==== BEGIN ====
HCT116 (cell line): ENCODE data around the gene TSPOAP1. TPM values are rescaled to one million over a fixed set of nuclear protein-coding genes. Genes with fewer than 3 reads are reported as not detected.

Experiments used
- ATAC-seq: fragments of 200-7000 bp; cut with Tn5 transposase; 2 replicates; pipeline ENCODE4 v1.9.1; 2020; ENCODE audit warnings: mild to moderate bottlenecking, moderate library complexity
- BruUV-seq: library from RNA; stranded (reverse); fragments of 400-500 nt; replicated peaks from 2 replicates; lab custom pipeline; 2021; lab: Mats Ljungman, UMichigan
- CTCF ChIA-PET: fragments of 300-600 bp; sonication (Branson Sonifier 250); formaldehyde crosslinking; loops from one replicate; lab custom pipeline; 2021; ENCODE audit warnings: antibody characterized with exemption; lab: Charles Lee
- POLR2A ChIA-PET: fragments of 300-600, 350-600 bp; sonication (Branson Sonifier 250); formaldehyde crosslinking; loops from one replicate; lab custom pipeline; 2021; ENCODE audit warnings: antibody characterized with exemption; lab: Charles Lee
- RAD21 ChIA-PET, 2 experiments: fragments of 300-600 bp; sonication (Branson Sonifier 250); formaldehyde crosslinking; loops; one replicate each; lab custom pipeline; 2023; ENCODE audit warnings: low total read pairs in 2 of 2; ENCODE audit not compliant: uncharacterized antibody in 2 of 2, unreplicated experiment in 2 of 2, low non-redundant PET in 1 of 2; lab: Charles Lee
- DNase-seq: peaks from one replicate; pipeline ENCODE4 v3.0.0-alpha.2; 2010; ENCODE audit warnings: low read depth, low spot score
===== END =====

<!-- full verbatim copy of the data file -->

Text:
HCT116 (cell line): ENCODE data around the gene TSPOAP1. TPM values are rescaled to one million over a fixed set of nuclear protein-coding genes. Genes with fewer than 3 reads are reported as not detected.

Experiments used
- ATAC-seq: fragments of 200-7000 bp; cut with Tn5 transposase; 2 replicates; pipeline ENCODE4 v1.9.1; 2020; ENCODE audit warnings: mild to moderate bottlenecking, moderate library complexity
- BruUV-seq: library from RNA; stranded (reverse); fragments of 400-500 nt; replicated peaks from 2 replicates; lab custom pipeline; 2021; lab: Mats Ljungman, UMichigan
- CTCF ChIA-PET: fragments of 300-600 bp; sonication (Branson Sonifier 250); formaldehyde crosslinking; loops from one replicate; lab custom pipeline; 2021; ENCODE audit warnings: antibody characterized with exemption; lab: Charles Lee
- POLR2A ChIA-PET: fragments of 300-600, 350-600 bp; sonication (Branson Sonifier 250); formaldehyde crosslinking; loops from one replicate; lab custom pipeline; 2021; ENCODE audit warnings: antibody characterized with exemption; lab: Charles Lee
- RAD21 ChIA-PET, 2 experiments: fragments of 300-600 bp; sonication (Branson Sonifier 250); formaldehyde crosslinking; loops; one replicate each; lab custom pipeline; 2023; ENCODE audit warnings: low total read pairs in 2 of 2; ENCODE audit not compliant: uncharacterized antibody in 2 of 2, unreplicated experiment in 2 of 2, low non-redundant PET in 1 of 2; lab: Charles Lee
- DNase-seq: peaks from one replicate; pipeline ENCODE4 v3.0.0-alpha.2; 2010; ENCODE audit warnings: low read depth, low spot score